From fragile to sustained physiotherapy practice: improving quality of care and patient outcomes through enhanced standards of practice

February 14, 2018
Liz Holey and Barbara Rau
Supported by the ICRC, the first physical rehabilitation center in the northern part of Myanmar officially opens its doors.

The International Committee of the Red Cross (ICRC) works in fragile environments where ensuring quality of services is challenging and resources are often limited. As stated in its current Health Strategy, the ICRC aims to provide ‘the highest possible quality of care in line with appropriate standards that are adapted to the specific contexts’. The ICRC strategy to assure health care for people affected by armed conflict and other situations of violence OP_ASSIST_CHF 14/00012. Our physical therapy practice is aligned with the World Confederation of Physical Therapy (WCPT)’s scope of practice WCPT, Guideline for Standards of Physical Therapy Practice, World Confederation of Physical Therapy, London, 2011, for direct patient care and other activities, such as supervision, management and teaching. This article outlines the development of ICRC physical therapy standards specific to humanitarian settings.

Project description

Physical therapy (PT) is a process, and decisions about therapeutic interventions are negotiated between the therapist and the patient/service user. Each patient’s experience will be unique, so PT can be difficult to measure, and attention is normally focused on clinical outcomes. The ICRC Physical Rehabilitation Programme (PRP) has explored how the quality of physiotherapy interventions themselves might be measured. ICRC physical therapists have been trained in many different countries and healthcare systems and work in the most challenging contexts. This means that PT interventions are likely to be highly variable across different field situations, and outcomes are difficult to measure in a valid and reliable way.

This project aimed to achieve a threshold standard of quality physiotherapeutic input, as the first step in improving PT outcomes for service users in ICRC-supported projects. Phase one ran over two years. The following activities were undertaken:

  • A literature review and mapping exercise
  • Creation and review of the standards
  • A gap analysis
  • Development of tools to support implementation of the standards and quality measurement
  • Design of an implementation plan
  • Standards launch

The literature review was conducted to establish an international context for this work. It found that, while little has been written about PT standards, they are embedded in PT practice in advanced healthcare systems, setting a threshold of quality and standardising interventions and information collection. The review therefore confirmed that the project was appropriate and should be undertaken

A number of different sets of standards have been developed by national physiotherapy professional associations and the WCPT. Rather than adopt internationally accepted standards in their entirety, they were instead used as a basis for an ICRC-derived set adapted to the humanitarian context. A mapping exercise was conducted to identify commonalities across standard sets, the results of which were used as a baseline for the development of a first draft. The draft was produced by consultants working with physiotherapy technical advisors from ICRC headquarters.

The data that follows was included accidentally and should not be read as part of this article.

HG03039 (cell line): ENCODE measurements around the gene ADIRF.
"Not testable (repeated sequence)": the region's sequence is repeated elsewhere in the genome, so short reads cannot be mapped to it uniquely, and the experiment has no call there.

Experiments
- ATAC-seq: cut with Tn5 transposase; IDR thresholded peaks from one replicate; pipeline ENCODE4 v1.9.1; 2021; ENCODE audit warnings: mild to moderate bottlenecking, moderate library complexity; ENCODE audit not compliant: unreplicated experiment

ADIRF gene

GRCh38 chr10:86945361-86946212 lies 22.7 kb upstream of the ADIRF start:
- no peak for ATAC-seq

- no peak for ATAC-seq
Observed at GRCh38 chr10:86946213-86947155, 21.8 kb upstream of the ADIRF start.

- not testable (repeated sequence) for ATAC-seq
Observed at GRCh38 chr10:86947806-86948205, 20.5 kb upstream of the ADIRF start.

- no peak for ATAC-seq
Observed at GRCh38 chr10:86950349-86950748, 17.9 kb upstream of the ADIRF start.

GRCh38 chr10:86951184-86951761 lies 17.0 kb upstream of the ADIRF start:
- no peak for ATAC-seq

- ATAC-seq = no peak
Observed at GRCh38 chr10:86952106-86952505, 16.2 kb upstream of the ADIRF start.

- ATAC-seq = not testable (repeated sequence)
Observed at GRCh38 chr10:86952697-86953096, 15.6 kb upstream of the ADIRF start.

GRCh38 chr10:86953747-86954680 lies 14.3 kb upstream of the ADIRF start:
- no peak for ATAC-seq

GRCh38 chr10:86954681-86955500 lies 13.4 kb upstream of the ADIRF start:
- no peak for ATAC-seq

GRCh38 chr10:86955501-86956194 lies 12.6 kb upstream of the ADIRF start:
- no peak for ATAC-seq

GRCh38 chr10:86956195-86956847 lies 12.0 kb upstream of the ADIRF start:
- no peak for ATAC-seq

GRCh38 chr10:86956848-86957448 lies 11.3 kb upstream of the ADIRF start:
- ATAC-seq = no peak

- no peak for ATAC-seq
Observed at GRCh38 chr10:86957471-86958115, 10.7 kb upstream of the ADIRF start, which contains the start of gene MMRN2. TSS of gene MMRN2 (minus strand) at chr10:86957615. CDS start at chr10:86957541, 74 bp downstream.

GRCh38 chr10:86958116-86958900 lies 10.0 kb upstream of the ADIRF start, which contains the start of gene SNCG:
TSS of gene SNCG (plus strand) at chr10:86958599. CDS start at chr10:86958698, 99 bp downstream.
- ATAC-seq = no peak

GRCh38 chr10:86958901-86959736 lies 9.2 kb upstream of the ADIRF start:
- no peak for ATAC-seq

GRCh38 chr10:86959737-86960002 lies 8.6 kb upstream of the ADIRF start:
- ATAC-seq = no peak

The project consultants presented their findings at a workshop in Geneva with expatriate physiotherapists from various field locations, including Iraq, Pakistan, Ethiopia and Tanzania. Proposed standards were discussed at length, and arranged in three layers: those which could be achieved by all ICRC PTs in all circumstances; those which could be achieved by some PTs in some circumstances; and those which were aspirational. The standards were then reworded, revised and some eliminated until 23 remained which were all achievable by all PTs. They were then circulated more widely, sense-checked and revised to ensure that ICRC PT would work for all contexts and teams.

Once a final set of standards had been agreed, a gap analysis was carried out involving 33 physiotherapists in 17 countries. A. Binks, B. Rau and L. Holey, ‘ICRC Gap Analysis of Physiotherapy Standards Special Interest Poster Presentation World Confederation of Physical Therapy Congress’, Physiotherapy 101 (Supl. 1), May 2015, The standards were explained and the therapists asked to what extent they met each standard. The responses were quantified to produce data in the form of a ‘snap shot’ of the standard of PT in ICRC-supported projects at that time. The results indicated that the standards were appropriate, and provided an initial baseline of compliance against which to benchmark future improvement. They also identified the priorities for training as assessment and treatment of the patient, the relationship with the service user and lifelong learning.

In a subsequent workshop, which included new participants working in Tajikistan and Burundi, the standards were revised again, to ensure that they were worded clearly. A story-board approach was used to sketch the journey of a therapist, from joining the ICRC to completing a field mission. The points on that journey where quality could be measured in a streamlined way were identified, along with the tools needed to support implementation of the standards and measure quality. Where possible, tools already in use were included, rather than adding more bureaucracy. Participants were trained in project planning, implementation planning and stakeholder management.

Phase one of the standards project (development) was completed with the testing of key tools in a physical rehabilitation clinic in rural Cambodia. A pilot launch of the standards was held in Phnom Penh, Cambodia, by staff from ICRC headquarters and consultants, with ICRC national and expatriate participants from across the regions. The Cambodian PT association was enthusiastic and keen to collaborate and, with the approval of the Cambodian Ministries of Social Affairs, Veterans and Youth and Health, has been chosen as the first implementation site. This project is particularly relevant to Cambodia, as it complements a request from a Cambodian university for ICRC support for the development of PT education and training.